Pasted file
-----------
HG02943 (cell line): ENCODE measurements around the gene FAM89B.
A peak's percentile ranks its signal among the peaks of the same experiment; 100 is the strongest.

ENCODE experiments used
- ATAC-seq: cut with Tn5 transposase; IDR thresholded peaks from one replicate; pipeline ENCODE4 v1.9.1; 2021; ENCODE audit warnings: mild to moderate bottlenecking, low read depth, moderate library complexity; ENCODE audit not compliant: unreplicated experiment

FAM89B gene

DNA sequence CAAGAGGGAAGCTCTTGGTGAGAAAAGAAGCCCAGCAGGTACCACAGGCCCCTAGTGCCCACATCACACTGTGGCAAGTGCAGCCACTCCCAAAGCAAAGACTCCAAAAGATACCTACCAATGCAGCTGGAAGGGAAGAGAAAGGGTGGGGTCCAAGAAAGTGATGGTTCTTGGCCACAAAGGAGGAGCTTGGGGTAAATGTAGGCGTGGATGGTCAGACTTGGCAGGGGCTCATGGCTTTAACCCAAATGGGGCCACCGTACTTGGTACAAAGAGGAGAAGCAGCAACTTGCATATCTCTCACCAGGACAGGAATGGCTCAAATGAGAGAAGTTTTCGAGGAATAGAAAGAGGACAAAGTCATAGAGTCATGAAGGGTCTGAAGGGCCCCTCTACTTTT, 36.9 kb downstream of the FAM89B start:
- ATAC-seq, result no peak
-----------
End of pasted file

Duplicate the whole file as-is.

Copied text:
HG02943 (cell line): ENCODE measurements around the gene FAM89B.
A peak's percentile ranks its signal among the peaks of the same experiment; 100 is the strongest.

ENCODE experiments used
- ATAC-seq: cut with Tn5 transposase; IDR thresholded peaks from one replicate; pipeline ENCODE4 v1.9.1; 2021; ENCODE audit warnings: mild to moderate bottlenecking, low read depth, moderate library complexity; ENCODE audit not compliant: unreplicated experiment

FAM89B gene

DNA sequence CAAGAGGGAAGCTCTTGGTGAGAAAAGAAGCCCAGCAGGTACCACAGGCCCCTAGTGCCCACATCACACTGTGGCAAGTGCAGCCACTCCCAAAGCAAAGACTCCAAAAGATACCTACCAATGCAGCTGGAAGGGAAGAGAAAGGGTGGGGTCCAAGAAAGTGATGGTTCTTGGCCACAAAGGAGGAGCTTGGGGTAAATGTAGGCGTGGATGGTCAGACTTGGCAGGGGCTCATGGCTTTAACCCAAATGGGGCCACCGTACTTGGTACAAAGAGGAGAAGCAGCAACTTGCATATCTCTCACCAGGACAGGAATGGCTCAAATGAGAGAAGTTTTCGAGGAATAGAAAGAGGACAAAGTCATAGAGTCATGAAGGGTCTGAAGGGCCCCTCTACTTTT, 36.9 kb downstream of the FAM89B start:
- ATAC-seq, result no peak